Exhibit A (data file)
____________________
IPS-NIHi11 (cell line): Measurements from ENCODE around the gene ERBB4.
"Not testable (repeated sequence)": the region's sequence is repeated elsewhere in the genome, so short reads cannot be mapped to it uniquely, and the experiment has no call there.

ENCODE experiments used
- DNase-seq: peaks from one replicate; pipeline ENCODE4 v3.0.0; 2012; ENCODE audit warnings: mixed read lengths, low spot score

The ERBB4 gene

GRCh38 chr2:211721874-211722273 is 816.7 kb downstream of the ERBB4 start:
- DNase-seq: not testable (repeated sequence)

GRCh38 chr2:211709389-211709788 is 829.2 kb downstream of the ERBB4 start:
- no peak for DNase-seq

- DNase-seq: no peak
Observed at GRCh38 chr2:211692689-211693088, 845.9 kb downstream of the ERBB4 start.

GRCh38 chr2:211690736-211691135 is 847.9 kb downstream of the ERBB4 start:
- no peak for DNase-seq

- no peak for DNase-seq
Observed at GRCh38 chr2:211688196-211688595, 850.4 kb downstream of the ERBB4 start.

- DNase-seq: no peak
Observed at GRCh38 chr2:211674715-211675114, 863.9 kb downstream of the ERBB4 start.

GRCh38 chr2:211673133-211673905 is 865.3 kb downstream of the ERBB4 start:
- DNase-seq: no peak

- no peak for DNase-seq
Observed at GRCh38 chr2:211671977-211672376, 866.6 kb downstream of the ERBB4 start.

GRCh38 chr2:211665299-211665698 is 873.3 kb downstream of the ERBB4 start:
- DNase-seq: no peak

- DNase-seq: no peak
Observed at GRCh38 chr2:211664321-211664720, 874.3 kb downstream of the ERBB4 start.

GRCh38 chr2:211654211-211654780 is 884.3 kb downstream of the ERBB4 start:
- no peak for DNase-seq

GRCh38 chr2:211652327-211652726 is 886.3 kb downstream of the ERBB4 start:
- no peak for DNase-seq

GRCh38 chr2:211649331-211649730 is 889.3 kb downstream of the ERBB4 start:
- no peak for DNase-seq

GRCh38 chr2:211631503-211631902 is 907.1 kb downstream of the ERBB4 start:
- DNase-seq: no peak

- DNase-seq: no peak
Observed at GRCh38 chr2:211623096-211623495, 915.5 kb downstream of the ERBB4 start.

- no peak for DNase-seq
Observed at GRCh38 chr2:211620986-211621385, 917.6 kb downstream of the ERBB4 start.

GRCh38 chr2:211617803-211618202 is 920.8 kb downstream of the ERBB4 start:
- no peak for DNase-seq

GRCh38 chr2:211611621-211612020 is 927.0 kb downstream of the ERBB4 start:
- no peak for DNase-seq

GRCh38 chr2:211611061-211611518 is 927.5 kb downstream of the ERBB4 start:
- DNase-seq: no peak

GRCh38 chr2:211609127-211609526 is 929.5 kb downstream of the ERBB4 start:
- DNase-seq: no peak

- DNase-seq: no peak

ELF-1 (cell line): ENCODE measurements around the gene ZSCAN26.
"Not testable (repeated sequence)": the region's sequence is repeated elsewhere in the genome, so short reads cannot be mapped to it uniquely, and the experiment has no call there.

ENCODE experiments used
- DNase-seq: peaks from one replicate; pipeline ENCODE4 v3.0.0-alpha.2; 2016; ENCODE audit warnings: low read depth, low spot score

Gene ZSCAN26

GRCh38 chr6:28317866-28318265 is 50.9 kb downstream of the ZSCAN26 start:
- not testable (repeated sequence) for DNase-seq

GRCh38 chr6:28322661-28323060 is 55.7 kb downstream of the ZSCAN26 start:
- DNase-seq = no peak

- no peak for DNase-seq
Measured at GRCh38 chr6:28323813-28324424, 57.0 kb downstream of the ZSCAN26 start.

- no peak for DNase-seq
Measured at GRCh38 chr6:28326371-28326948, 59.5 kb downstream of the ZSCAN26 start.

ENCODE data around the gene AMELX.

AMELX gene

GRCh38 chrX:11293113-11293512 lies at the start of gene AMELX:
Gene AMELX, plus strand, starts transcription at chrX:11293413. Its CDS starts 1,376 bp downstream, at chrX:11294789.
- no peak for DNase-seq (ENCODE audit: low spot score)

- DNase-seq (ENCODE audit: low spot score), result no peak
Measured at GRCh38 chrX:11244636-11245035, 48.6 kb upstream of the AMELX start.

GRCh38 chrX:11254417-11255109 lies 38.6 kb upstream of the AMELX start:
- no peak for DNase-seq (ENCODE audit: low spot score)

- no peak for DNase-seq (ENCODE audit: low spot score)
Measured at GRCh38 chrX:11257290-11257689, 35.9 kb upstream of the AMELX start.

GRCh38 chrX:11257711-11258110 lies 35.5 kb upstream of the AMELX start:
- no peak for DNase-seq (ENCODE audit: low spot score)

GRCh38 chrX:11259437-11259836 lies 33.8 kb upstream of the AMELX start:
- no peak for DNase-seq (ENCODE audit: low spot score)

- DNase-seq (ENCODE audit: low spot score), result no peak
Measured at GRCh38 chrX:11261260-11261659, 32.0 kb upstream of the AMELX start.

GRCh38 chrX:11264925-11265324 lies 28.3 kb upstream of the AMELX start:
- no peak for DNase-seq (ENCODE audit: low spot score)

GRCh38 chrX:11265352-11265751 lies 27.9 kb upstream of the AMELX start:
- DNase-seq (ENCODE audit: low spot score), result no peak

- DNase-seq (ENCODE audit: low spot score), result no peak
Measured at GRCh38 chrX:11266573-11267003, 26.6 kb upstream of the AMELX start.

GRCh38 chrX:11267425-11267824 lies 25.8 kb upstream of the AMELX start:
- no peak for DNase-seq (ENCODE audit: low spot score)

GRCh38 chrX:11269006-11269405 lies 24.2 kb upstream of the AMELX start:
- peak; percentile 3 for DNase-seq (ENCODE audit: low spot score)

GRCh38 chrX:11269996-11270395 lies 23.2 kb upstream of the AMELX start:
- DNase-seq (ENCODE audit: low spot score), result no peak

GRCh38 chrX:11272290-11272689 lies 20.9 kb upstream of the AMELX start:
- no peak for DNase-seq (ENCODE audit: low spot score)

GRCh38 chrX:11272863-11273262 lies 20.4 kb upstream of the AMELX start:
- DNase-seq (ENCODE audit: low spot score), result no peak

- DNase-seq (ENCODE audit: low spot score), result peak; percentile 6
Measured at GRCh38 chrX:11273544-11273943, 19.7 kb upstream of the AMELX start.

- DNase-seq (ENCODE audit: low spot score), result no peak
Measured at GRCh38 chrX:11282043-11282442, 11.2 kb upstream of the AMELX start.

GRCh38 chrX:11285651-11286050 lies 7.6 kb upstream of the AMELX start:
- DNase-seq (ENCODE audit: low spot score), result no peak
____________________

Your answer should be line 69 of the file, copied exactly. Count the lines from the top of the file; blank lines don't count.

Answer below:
- no peak for DNase-seq (ENCODE audit: low spot score)